# assignment

4063/7080 Communications
Assignment #2
The assignment is to determine the probability of error for a binary FSK system using Monte Carlo
simulation. The binary FSK signal will be generated in complex baseband form (ie. as a phasor), noise
added and then filtered by a matched filter. The filter output will be sampled and a decision made as to
whether the digital data is +1 or
1. By comparing the decision with the original data we can count errors.
If the probability is estimated from a count nerrs, the 90% confidence limits for the estimated probability of
error are approximately exp[
± 1.645/(nerrs)] times the estimated probability. To get a reasonably accurate
estimate we therefore need nerrs
10, which for a probability of error of 104 means a data length of 105
symbols is required. For nerrs = 10 the exact 90% confidence limits are 1.68 and 0.59 times the estimate.
To avoid large data arrays in MATLAB, the data is to be processed in segments and once processed the data
will be discarded. This will enable the program to run on versions of MATLAB which restrict array sizes.
While the simulation can be run in one go using large array sizes, for this assignment you are required to use
the data segmentation technique.
If you wish to make use of Python this is a possible alternative.
The FSK signal will be sampled with m = 8 samples per symbol and each segment will contain n = 32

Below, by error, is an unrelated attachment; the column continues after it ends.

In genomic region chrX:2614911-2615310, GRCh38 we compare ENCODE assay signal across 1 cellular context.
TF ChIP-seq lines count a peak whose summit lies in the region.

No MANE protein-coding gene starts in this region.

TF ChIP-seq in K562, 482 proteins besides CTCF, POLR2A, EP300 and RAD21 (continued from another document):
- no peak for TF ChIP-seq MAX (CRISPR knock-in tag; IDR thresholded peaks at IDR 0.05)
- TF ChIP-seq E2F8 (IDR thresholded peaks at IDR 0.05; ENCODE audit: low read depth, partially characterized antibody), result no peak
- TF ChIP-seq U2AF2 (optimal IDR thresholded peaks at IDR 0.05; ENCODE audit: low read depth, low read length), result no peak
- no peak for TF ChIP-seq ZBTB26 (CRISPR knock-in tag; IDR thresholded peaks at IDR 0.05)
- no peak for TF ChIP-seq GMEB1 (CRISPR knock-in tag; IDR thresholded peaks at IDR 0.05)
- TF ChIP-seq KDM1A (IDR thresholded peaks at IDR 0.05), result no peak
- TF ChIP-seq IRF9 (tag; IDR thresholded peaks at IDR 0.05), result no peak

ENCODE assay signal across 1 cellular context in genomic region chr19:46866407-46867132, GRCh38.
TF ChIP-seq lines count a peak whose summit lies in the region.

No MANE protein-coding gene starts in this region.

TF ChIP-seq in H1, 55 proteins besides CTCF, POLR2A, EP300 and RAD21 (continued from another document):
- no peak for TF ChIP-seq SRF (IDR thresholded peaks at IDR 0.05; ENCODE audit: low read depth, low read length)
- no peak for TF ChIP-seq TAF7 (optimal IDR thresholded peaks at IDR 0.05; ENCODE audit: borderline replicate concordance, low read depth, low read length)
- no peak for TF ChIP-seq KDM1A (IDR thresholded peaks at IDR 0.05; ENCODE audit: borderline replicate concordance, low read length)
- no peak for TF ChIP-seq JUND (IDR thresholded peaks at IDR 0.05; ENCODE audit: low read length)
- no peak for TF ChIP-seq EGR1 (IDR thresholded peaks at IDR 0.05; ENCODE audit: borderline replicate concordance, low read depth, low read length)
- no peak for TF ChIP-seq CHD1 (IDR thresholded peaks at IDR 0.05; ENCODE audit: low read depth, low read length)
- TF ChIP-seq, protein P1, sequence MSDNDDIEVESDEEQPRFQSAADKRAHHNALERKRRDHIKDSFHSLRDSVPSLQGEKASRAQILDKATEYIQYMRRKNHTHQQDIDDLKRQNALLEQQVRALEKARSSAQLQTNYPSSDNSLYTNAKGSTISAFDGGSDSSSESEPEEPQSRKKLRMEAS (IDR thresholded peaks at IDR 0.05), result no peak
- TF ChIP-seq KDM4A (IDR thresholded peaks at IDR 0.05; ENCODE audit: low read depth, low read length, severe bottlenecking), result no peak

symbols, giving a data segment of N = m
x n = 256 samples.
The amount of noise added will be determined by a factor
γ = 2Eb/No, and we will compare our simulation
result with the theoretical result.
1. Specified Parameters

 Symbol (bit) rate Symbol period Modulation index Sampling frequency Sampling interval fb T h fs ts 1000 bits/sec 1 ms (f1–f2)T = 1 8000 Hz 125 µs 32 Symbols per segment n Samples per symbol m 8 Samples per segment N 256 20 and 2000 0 to 14 dB in steps of 1 dB. gaussian Number of segments R “Signal to noise ratio” γ Noise distribution

2. FSK Signal
The FSK signal with modulation index h = 1 can be represented as:
[ ] c +ω= φ )t(tcosA)t(s
where d
φ/dt = ±hπ/T and φ(t) is continuous to avoid discontinuities in the signal (which cause spectral
spreading). With a modulation index h = 1, the phase increment is
±π for each symbol. Hence the phasor
representation is:
1
~ = eA)t(s φ )t(j
In the interval kT t (k+1)T, the phasor is:
~
k { } λ= + λ )tsin()k(aj)tcos(A)t(s
where
λ = π/T and a(k) = ±1 is the digital data. This corresponds to a carrier frequency shift of ±1/2T Hz.
The in-phase and quadrature noise components nc(t) and ns(t) are generated as in Assignment #1. The RF
noise is assumed white of power spectral density N
o/2 V2/Hz and hence the phasor components have power
spectral density N
o V2/Hz. In sampled form, the samples should have variance σ2 such that σ2 = Nofs, where
f
s
is the sampling frequency. Use the randn function and set the initial seed (once only) to ensure repeatable
results.
The received phasor signal is then:
~ )t(v ~
+= + sc )t(nj)t(n)t(s
4. Data Generation